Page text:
When a wall is built as high from the ground as the bricklayer can conveniently reach he commences a scaffold by planting a row of poles or "standards," S S, about 10 or 12 feet apart (Fig. 389).
Across these standards, at the level of the work already done, are poles, called "ledgers" secured with lashings which are in many cases tightened up by wooden keys or wedges, and upon these are laid short transverse pieces called "putlogs" p, about 6 feet long and 3 inches thick, which form bearers to support the scaffold-boards, b.
The putlogs are from 4 to 6 feet apart, according to the strength of the scaffold-boards, which should be about 1½ inch thick; header bricks are temporarily left out, forming holes, h h, into which one end of each putlog is inserted, the other end resting upon the ledger.
Three or four scaffold-boards are laid across the putlogs; on these the bricklayer stands and his materials are deposited.
The materials are either carried up ladders in hods, or hoisted by means of a pulley or windlass and rope.
In many cases a platform for landing materials is erected in the same way as the scaffold, and close to it.
When the wall is so high that it can barely be reached from the scaffold-boards another row of ledgers is lashed to the standards, fresh putlogs laid, and the scaffold-boards are raised to the new level.
The ledgers and putlogs used at the lower levels are left in position to steady the scaffold, and if the building be very high and in an exposed situation the scaffolding must be stiffened by lashing long poles, called "braces," B B, diagonally across the outside of the standards and ledgers.
The scaffold for the inside of the brick or rubble walls of buildings sometimes consists merely of planks laid across the joists of the different floors, which are placed in position for the purpose; when the walling has risen more than 5 feet above a floor a fresh tier of planks is provided, supported on trestles, empty casks, or anything that may be available.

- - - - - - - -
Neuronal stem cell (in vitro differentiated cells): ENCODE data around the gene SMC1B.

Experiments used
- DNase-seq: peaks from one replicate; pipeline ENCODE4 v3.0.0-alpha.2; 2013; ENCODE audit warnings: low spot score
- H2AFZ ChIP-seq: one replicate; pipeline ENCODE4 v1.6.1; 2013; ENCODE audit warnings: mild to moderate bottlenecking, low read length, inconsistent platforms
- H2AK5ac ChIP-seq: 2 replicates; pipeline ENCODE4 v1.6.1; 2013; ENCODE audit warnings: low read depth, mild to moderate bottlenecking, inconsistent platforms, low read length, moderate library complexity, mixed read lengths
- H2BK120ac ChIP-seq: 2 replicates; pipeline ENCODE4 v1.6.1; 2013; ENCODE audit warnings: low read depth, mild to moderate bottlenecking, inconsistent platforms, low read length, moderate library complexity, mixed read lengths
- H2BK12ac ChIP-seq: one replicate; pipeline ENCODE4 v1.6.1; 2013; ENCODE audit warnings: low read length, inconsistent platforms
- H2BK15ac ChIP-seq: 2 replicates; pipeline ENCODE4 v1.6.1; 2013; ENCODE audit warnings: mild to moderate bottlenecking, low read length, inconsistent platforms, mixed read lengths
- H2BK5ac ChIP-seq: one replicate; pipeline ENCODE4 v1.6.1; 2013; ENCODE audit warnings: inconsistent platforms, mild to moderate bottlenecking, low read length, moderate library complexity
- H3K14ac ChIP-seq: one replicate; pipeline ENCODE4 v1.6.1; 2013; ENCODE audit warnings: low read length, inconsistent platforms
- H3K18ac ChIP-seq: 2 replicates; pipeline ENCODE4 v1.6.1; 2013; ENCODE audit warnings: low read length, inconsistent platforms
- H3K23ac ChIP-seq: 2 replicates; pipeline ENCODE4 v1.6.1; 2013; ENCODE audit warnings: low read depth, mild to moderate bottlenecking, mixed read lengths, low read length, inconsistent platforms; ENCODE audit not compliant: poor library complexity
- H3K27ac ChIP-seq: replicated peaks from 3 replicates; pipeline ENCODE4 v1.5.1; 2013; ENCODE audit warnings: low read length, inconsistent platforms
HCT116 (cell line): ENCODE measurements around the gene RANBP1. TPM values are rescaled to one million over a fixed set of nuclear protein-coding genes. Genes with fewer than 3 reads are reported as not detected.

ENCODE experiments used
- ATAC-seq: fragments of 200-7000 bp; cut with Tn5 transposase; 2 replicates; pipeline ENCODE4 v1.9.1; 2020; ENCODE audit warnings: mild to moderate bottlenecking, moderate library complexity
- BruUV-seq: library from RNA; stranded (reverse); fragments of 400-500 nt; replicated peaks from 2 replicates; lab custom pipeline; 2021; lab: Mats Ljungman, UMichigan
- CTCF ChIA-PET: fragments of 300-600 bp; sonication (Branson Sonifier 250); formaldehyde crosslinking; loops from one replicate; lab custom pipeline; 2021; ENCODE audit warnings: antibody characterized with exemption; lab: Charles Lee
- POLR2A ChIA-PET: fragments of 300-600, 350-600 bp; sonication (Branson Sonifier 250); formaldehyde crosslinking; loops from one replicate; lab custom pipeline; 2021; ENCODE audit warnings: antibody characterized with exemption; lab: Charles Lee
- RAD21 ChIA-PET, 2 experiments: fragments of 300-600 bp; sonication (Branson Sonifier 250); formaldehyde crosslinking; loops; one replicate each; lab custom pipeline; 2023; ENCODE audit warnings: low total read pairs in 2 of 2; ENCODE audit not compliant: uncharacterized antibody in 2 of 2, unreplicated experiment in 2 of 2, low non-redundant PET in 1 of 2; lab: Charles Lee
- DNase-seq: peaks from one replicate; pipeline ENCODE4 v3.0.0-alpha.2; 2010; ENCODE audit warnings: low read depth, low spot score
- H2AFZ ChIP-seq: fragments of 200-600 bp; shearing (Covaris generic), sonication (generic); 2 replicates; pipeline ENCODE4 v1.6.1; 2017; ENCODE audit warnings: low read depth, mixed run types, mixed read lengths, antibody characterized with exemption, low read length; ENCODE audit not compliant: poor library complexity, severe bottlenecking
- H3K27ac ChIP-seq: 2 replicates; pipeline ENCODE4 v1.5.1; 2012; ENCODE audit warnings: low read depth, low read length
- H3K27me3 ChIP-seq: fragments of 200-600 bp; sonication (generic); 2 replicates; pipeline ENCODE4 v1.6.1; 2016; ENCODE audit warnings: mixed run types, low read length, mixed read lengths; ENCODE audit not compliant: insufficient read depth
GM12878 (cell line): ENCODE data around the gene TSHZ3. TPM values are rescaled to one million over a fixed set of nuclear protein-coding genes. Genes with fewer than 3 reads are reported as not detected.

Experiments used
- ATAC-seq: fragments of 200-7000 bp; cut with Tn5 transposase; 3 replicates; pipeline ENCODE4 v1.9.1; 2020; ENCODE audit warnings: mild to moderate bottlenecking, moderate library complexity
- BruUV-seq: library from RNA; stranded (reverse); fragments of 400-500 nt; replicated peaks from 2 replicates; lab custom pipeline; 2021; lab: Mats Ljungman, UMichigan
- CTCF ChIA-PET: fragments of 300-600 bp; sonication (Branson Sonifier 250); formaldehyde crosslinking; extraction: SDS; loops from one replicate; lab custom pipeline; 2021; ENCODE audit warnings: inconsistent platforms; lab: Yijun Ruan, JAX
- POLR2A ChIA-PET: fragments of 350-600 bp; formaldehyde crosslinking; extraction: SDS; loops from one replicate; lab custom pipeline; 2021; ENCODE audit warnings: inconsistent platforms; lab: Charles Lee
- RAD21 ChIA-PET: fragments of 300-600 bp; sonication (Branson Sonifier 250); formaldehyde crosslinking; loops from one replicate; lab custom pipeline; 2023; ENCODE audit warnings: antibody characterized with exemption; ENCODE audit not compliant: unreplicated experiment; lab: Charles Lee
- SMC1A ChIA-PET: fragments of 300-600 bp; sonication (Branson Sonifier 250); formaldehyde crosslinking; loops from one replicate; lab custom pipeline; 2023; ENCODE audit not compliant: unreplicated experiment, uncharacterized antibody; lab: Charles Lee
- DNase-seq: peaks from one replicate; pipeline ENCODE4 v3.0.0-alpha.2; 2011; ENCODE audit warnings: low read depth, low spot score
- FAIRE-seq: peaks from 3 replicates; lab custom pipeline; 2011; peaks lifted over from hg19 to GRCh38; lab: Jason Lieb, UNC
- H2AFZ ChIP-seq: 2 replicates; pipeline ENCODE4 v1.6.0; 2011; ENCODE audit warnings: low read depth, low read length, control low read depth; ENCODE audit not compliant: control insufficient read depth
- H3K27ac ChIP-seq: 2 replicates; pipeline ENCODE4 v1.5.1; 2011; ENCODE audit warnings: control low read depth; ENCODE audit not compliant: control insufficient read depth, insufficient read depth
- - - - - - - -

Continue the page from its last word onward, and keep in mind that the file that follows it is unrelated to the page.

When there are no floors on the inside of the wall the scaffold then is constructed in the same way as for the outside.
Scaffolding for ashlar walls, of which the stones can be lifted without machinery, are formed with standards and ledgers; but as putlogs cannot conveniently be inserted in the face of the masonry, a row of standards is used on both sides of the wall, between which the putlogs are lashed, so that the scaffolding is entirely independent of the building.
In some parts of the country houses many stories in height are erected without scaffolds at all, the work being all done from the inside, and the men supported only by temporary platforms formed on the different floors in succession.
Scaffolds made from square scantling have been used under the supposition that the timber might eventually be used in the building, that cords would be saved, and that the scaffolding could be more quickly erected and taken down.
Practically, however, these advantages have not been found to exist, and, where the scaffolding is high, iron sockets for uniting the lengths of scantling and other expensive and awkward contrivances have been found necessary, so that the system may be considered a failure.